Queen and Slim is a thought-provoking thriller that will have movie goers looking at the outlaws-on-the-run in a different perspective.
Tonally, there is a lot to say about this film. The film starts out with us sitting in on a Tinder date between a retail employee (Daniel Kaluuya) and a criminal defense attorney (Jodie Turner-Smith). That she is a criminal defense attorney lends an extra layer to what unfolds shortly thereafter. Take it as what you will but with the way it starts, you’d have thought this film would be a laugh riot. Nope. Not even close. It’s not even a few minutes after all the laughter until a racist white cop pulls them over and they soon find themselves on the run. It’s a scenario that nobody wants to find themselves in. And yet, you can’t help but empathize with them given their situation.
One minute, they’re on a first date in Ohio. The next minute, they’re headed on the run towards New Orleans to visit her uncle, Earl (Bokeem Woodbine). From there, who knows. Neither one of them exactly has a plan in mind. What we do learn throughout the film is that while they are fugitives on the run, they are also seen as heroes.
Queen and Slim isn’t a film that one can just jot down their thoughts in a matter of minutes. It’s a film that must be ruminated on over the course of a few days. One thing that is interesting about watching the film is the lack of naming the lead characters until near the end. It’s a perplexing decision but one sees what screenwriter Lena Waithe is going for.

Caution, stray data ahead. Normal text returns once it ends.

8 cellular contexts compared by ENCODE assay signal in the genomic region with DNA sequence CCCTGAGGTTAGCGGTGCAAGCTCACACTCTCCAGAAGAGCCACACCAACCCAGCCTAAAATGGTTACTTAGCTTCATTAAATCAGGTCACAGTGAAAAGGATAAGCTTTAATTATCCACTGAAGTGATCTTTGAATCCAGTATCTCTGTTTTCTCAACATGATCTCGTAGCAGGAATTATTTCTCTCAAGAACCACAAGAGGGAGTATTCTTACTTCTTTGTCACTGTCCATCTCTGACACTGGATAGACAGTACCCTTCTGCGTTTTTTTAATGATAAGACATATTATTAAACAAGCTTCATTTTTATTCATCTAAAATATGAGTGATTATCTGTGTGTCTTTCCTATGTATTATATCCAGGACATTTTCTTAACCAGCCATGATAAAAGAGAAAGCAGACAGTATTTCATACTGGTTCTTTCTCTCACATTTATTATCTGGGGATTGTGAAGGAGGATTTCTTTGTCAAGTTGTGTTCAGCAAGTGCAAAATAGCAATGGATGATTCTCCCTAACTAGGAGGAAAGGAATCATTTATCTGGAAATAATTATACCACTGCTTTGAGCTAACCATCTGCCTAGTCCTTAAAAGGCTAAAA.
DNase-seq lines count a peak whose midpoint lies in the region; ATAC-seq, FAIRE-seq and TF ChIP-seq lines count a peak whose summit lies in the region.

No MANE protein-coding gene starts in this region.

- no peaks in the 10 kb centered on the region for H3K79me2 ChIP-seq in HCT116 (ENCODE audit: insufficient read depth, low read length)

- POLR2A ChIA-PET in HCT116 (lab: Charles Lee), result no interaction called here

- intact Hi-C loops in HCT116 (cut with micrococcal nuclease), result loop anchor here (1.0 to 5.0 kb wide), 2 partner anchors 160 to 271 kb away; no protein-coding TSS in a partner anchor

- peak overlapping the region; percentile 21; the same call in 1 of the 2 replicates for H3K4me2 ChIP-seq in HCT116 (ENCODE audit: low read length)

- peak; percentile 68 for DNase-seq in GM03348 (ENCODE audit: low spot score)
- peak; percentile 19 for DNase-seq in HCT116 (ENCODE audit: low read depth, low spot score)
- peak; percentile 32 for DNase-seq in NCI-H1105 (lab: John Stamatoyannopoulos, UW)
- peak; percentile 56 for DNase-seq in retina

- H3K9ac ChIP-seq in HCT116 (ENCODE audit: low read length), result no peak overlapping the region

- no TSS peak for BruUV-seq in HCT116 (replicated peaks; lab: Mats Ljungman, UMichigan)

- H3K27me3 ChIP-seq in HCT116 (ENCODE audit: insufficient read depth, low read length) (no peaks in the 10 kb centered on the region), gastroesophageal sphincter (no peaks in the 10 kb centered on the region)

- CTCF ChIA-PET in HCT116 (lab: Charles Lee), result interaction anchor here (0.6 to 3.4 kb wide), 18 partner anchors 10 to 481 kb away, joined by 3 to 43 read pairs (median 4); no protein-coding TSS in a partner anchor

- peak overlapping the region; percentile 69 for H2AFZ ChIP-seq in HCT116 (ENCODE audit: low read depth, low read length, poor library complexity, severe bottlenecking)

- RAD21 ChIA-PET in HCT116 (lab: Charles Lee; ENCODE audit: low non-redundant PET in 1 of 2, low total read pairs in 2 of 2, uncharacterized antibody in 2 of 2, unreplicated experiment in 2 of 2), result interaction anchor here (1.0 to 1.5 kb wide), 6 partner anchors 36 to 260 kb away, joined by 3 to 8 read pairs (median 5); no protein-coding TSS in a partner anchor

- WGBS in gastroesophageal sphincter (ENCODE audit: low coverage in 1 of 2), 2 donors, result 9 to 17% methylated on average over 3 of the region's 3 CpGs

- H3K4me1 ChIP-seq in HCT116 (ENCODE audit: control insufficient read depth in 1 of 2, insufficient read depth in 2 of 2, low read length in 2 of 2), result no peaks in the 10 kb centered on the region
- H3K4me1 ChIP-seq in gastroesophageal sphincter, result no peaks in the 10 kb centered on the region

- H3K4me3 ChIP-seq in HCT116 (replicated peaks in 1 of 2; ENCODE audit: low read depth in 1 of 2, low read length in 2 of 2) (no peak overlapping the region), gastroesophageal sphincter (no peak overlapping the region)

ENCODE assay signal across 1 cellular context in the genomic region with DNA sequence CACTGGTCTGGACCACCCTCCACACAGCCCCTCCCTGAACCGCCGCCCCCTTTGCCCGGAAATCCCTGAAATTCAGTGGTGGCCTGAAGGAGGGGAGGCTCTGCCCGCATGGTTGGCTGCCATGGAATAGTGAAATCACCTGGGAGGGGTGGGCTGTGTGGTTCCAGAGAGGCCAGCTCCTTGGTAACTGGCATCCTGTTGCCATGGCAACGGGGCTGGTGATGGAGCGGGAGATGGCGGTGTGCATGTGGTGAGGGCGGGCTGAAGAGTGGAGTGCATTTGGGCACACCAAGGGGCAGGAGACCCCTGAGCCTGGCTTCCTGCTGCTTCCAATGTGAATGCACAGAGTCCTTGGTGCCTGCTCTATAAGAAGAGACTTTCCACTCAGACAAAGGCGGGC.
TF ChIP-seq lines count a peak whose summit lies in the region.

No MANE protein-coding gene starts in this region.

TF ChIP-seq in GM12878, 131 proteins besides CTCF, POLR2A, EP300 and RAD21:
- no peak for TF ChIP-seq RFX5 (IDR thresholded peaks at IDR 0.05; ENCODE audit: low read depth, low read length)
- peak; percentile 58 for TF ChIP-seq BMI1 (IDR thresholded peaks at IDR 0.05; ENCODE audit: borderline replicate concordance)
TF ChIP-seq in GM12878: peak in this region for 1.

As far as the screenplay goes, this is one of those films that continues to let us in on the pertinent background information. By allowing us to take in information in this way is a benefit to the film. Just when you think you know everything there is to know, BOOM! They tell us something important that makes us re-consider our thoughts on feelings on something else that happened earlier in the film. I could expand on these thoughts but then I would be diving into spoiler territory.
There is a point in the film in which Queen and Slim are referenced as being the Black Bonnie and Clyde. It’s not a bad comparison in that this is also a road movie with people on the run. However, this is more than just a movie about people being on the run. At the end of the day, the film is asking us to think.
DIRECTOR: Melina Matsoukas
SCREENWRITERS: Lena Waithe
CAST: Daniel Kaluuya, Jodie Turner-Smith, Bokeem Woodbine, Chloë Sevigny, Flea, Sturgill Simpson, Indya Moore